“I want to change the world and be a rock star”

QUICKREAD

ABOUT THE BAND

The King N His Naughty Bunnies band members who played on the CD to be released on Monday, Jan. 18, are: Emily Erkman, or Miss Em, (vocals); Jason Runnells (guitar), Steve Williams (bass); Rob Labig (drums); Michelle Nelson-Krypton (keys); and Dominic Jones (piano).

However, none of Charles King’s band can tour with him this year because of prior family and work commitments, so King recruited local musicians from Los Bandoleros, Jack+Jill and Lion Vibes to tour with him.



Charles King told his niece he would be famous by age 30.

He’s on his way.

King, 30, got the break he wanted when he signed a record deal with Mid West Flawless Entertainment during the summer and recorded his first full-length album, “Alien in Junktown,” during the fall.

Now, his band, King N His Naughty Bunnies, is ready to sell the album. A CD release party is set for 8 p.m. Monday, Jan. 18, at Tenacious Brothers Pub, 118 S. Seventh St.

All 13 songs on “Alien in Junktown” are original and written by King, fellow band member Jason Runnells or Terry Mosher, a songwriter from Las Vegas. When it came time to find material to write songs about, King admitted he didn’t have to look far.

King is a gay, African-American man who loves rock music. He sort of stands out, he said.

“My journey here hasn’t been easy,” King said.

Or uneventful.

King credits God for bringing him to Grand Junction nearly four years ago, and he credits his friends with his decision to stay.

About four years ago, King signed a one-year contract to perform at The Cabaret Dinner Theatre. After the terms of the contract expired, he planned to return to the East Coast.

Then several friends urged King to stay and move into their Grand Junction home to focus on his music. When King asked them what he should do about money, they told King not to worry about it because they would help him pay bills until he got on his feet. King said his roommates supported him financially for nearly three years.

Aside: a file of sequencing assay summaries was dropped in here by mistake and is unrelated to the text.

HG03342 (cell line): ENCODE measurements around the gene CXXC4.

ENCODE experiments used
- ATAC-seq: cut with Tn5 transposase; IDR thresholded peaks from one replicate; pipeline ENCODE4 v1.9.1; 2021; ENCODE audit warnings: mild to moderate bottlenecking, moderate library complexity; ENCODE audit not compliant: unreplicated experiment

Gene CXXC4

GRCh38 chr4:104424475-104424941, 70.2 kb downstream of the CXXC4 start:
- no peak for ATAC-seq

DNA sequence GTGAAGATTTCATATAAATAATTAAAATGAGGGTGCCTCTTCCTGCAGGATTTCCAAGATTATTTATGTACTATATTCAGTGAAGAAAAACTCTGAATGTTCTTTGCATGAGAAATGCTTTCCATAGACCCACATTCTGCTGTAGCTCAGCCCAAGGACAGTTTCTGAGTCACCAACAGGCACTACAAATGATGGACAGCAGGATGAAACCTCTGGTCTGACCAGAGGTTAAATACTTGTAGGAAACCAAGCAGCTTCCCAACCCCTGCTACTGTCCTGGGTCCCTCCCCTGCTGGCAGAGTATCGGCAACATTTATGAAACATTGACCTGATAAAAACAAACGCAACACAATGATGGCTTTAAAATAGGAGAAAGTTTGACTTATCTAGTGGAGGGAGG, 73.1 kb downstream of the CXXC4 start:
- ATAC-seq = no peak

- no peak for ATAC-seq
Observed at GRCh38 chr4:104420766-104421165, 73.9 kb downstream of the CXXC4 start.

“They made a promise, and they kept it,” said King, who has no plans to move away from Grand Junction now that he has a record contract. “I just want to thank my tenacious brothers and sisters. They know who they are.”

The word “tenacious” is popular among King and his friends because they think it symbolizes the attitudes they have had during the previous four years.

In fact, some of King’s friends, including close friend Justin Morgan, are the owners of the Tenacious Brothers Pub where King’s CD release party will be.

Morgan said he knew King was talented enough to be successful as a musician if he had time to focus on his music.

However, putting a label on the type of music he sings wasn’t as easy for King as his decision to have a CD release party at his friends’ pub.

King calls himself “a rocker” because of a lifelong love of rock music, but his music also is influenced by a childhood spent listening to gospel and soul and several years in the punk scene of New York City.

The eclectic fusion in the music of King N His Naughty Bunnies makes it interesting to listen to, said Patricia Follin, who signed King to the Mid West Flawless Entertainment label.

“It wasn’t too hard to want to sign him because his talent spoke volumes,” she said. “He’s a perfectionist, and it shows in his work.”

Follin will be in Grand Junction for the CD release party, which is scheduled to start at 8 p.m. with opening bands before King N His Naughty Bunnies takes the stage at 10 p.m. Admission is $10.

King said he seeks to entertain people during his shows. He is a fan of bold colors, bold clothes and a bold lifestyle. His music is no different, he said.

“By expressing myself, I can make other men and women think they can do whatever they want,” King said. “I’ve had people come up to me and say they’ve had problems with race and sexuality, but they see everyone has a light ... I want to change the world and be a rock star.”


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